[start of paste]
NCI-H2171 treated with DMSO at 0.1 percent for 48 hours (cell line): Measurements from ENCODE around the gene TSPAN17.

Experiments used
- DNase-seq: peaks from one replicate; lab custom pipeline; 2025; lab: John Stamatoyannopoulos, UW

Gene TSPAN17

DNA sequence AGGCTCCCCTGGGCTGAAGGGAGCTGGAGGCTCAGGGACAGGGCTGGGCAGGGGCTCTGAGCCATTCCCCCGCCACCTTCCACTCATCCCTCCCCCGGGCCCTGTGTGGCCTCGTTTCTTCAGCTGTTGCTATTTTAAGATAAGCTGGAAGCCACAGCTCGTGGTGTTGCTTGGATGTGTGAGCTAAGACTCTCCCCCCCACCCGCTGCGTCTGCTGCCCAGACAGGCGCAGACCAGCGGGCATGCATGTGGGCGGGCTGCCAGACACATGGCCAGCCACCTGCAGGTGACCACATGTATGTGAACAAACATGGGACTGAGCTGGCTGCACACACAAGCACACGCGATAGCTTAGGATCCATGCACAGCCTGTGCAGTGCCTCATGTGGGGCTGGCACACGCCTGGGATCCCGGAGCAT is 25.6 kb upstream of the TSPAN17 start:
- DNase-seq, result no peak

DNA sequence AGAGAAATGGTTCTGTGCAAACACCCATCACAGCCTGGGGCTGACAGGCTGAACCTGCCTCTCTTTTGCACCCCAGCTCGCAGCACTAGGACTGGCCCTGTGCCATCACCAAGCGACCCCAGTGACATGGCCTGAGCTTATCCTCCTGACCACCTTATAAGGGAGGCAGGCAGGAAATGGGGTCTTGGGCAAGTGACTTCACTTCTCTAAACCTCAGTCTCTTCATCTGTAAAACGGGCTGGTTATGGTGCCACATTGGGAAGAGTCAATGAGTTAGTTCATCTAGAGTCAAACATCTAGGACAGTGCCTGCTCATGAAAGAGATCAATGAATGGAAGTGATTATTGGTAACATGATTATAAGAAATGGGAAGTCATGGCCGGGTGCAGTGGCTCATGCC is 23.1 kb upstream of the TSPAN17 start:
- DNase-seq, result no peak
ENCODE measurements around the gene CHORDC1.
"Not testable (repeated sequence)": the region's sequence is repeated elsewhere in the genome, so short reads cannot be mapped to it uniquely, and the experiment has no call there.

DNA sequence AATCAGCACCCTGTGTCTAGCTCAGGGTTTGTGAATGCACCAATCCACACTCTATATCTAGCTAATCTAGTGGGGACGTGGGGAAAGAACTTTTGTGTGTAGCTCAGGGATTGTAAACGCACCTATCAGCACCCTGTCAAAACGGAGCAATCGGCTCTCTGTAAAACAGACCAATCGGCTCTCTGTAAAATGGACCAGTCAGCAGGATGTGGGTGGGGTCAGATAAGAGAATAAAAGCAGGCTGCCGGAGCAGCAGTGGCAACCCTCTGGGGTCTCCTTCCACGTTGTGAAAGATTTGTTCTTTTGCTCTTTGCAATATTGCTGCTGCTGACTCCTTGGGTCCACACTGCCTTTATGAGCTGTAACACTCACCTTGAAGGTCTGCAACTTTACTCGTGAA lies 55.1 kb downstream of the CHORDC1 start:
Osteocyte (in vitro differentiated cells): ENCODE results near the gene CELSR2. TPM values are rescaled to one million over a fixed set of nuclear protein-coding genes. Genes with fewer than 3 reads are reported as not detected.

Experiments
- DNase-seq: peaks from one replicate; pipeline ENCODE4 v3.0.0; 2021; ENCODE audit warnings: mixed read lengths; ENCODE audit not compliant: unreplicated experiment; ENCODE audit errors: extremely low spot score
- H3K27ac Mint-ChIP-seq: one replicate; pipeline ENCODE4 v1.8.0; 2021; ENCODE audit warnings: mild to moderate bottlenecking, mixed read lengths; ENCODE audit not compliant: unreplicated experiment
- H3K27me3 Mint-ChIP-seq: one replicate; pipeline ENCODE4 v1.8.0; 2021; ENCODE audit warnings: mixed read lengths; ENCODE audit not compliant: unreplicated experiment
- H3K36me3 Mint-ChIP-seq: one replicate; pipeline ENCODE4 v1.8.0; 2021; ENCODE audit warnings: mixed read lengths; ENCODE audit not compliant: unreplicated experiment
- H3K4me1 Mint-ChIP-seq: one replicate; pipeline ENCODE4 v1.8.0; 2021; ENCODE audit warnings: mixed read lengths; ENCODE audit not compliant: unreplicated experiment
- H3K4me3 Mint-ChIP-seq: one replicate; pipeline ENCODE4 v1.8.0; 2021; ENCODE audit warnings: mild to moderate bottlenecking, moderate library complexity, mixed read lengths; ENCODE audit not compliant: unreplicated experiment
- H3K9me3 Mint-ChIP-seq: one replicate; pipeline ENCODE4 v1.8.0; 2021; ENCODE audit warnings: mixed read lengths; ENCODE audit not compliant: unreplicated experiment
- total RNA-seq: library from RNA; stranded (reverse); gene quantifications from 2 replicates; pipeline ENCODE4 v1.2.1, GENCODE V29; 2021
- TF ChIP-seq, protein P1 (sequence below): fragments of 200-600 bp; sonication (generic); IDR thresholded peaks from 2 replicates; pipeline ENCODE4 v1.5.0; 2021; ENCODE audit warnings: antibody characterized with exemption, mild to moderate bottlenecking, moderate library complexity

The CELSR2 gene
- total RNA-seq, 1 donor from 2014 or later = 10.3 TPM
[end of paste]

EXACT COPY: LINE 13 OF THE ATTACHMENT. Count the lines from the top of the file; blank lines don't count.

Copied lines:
Experiments